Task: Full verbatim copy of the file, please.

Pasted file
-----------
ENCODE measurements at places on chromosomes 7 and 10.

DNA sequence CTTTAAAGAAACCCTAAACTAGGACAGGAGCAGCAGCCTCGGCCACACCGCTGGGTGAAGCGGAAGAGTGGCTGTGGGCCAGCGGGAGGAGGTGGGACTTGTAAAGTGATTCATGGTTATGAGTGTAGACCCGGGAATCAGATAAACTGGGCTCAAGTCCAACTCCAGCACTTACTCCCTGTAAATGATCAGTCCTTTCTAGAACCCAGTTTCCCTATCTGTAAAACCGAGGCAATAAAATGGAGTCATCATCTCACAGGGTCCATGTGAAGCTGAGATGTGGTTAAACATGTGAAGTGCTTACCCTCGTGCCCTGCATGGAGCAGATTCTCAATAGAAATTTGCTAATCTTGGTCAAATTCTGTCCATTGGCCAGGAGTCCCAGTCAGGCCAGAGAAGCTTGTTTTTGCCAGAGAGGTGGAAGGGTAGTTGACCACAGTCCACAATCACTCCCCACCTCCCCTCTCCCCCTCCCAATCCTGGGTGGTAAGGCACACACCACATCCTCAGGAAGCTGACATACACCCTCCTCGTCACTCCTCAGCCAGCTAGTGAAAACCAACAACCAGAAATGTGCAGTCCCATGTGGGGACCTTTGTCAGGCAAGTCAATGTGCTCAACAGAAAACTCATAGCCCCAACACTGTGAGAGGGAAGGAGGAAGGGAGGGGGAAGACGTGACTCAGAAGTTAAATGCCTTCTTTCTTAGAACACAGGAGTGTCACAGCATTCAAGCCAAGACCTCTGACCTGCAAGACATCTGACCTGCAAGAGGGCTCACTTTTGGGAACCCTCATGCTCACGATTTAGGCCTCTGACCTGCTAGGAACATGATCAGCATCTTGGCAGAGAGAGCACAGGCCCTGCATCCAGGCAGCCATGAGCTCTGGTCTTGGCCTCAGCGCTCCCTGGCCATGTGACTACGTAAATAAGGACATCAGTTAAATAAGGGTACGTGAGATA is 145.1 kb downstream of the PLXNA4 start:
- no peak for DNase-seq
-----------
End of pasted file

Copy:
ENCODE measurements at places on chromosomes 7 and 10.

DNA sequence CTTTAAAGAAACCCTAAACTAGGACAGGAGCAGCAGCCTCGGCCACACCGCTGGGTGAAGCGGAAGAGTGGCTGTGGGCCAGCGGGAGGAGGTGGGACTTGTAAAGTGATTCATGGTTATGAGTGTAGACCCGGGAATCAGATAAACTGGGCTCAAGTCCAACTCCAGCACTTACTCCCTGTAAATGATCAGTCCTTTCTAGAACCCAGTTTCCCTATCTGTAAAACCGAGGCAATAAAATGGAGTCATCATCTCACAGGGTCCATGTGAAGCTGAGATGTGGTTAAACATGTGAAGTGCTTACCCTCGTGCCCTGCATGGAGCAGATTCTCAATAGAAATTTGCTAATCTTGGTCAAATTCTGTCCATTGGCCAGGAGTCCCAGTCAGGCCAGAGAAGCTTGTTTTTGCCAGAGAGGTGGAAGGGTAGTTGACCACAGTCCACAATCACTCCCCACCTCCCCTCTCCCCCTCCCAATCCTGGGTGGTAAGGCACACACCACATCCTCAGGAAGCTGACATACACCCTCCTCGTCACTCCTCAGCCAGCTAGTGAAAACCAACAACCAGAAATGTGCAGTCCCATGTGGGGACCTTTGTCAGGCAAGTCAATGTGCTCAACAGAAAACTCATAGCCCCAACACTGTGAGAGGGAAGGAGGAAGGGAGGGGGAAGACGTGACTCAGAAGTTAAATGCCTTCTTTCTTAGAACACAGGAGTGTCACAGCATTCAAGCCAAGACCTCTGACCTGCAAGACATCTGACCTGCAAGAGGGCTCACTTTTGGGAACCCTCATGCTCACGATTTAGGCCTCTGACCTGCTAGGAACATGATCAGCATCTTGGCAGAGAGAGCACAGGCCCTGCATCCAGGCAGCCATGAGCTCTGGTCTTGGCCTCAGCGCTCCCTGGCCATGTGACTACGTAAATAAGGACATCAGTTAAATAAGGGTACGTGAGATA is 145.1 kb downstream of the PLXNA4 start:
- no peak for DNase-seq